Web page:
BAGHDAD — Kurdish troops and Iraqi Shiite forces exchanged mortar and machine-gun fire Sunday in a flare-up that killed at least 12 people and raised concerns about the state’s ability to control an array of armed militia groups as areas are freed from the Islamic State.
The fighting broke out in Tuz Khurmatu, an ethnically and religiously mixed tinderbox town that is 120 miles north of Baghdad. Both sides blamed each other for the conflagration.
The Islamic State was pushed out of the surrounding area in 2014, but the armed groups here have since jostled for control and influence. Keeping militias under state control, and preventing them from turning on one another, is a major test for the Iraqi government as it slowly claws back territory from the Islamist militants.
As the fighting escalated Sunday, with both Kurds and Shiite militias sending reinforcements to the town, Iraqi Prime Minister Haider al-Abadi ordered the army to “take all necessary measures to control the situation.” Leaders from all sides were contacted to “defuse the crisis” and focus efforts against the common threat of the Islamic State, a statement from his office said.
The area, home to a mix of Arabs, Kurds and Turkmen, and both Sunnis and Shiites, is not new to clashes. Fighting also broke out between Shiite Turkmen and Kurdish forces in November last year, until a cease-fire was reached between local leaders. Since then, some residents have erected concrete walls to divide their neighborhoods.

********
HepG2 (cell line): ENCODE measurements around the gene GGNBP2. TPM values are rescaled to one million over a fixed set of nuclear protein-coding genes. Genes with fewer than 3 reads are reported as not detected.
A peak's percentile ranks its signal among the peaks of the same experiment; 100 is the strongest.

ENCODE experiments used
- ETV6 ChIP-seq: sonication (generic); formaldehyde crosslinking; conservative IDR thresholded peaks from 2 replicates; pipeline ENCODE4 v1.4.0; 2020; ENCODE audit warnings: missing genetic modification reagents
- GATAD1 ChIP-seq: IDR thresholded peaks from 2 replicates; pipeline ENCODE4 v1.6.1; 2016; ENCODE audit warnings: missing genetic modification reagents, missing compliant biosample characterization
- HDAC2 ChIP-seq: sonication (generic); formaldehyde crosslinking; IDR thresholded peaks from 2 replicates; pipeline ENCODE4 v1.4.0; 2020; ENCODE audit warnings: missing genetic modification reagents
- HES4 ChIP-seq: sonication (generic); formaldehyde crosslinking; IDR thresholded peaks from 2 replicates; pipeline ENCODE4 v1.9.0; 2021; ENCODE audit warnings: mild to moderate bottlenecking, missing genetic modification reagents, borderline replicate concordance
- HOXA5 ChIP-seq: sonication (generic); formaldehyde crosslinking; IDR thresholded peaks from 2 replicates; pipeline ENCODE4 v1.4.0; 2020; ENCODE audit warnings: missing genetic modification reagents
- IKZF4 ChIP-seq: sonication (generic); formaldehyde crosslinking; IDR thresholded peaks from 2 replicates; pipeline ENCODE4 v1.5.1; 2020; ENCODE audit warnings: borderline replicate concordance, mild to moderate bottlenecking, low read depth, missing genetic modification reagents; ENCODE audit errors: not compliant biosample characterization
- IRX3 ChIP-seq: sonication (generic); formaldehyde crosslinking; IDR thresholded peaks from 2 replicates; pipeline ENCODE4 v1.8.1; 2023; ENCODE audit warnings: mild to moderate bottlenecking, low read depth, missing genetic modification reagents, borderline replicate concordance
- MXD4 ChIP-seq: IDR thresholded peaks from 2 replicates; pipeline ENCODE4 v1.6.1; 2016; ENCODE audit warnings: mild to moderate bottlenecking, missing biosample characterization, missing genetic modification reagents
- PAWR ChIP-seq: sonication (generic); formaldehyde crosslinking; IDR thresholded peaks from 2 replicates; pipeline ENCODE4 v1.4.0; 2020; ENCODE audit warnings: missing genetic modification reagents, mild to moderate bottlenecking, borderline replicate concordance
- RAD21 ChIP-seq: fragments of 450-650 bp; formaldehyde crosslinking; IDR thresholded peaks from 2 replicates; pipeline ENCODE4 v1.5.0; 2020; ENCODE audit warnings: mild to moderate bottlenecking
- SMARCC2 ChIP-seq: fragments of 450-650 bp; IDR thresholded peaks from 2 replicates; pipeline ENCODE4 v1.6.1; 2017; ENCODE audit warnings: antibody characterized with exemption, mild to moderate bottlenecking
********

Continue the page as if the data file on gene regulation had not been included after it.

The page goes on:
Turkmen fighters with Iraqi Shiite militias claimed to have burned two tanks belonging to the Kurdish forces during the clashes Sunday. A Kurdish commander, Col. Azad Serwan, was also killed, both sides confirmed.
At least 10 fighters and two civilians were killed, Reuters reported. Shiite militias accused Kurdish forces of blocking them from being able to transport their casualties to a hospital.
Heavy shelling hit residential neighborhoods of the city, said Mohammed Ahmed, a 28-year-old resident, speaking by phone with the crack of gunfire audible behind him.
The town has become a “second Kashmir” said Turkmen member of parliament Niazi Oghlo, referring to disputed territory between Pakistan and India.
Hadi al-Amiri, the leader of Iraq’s Badr Organization, one of Iraq’s most powerful Shiite militias, arrived in nearby Kirkuk to negotiate a resolution with Kurdish commanders.
“All sides have agreed to stop hostilities immediately,” said Kirkuk’s Kurdish governor, Najmaldin Karim. He said there would be a subsequent meeting to work out a longer-term solution but that he thought armed groups that are not official state forces should not be allowed inside towns and cities.
“It’s not the first time — there is always tension,” he said.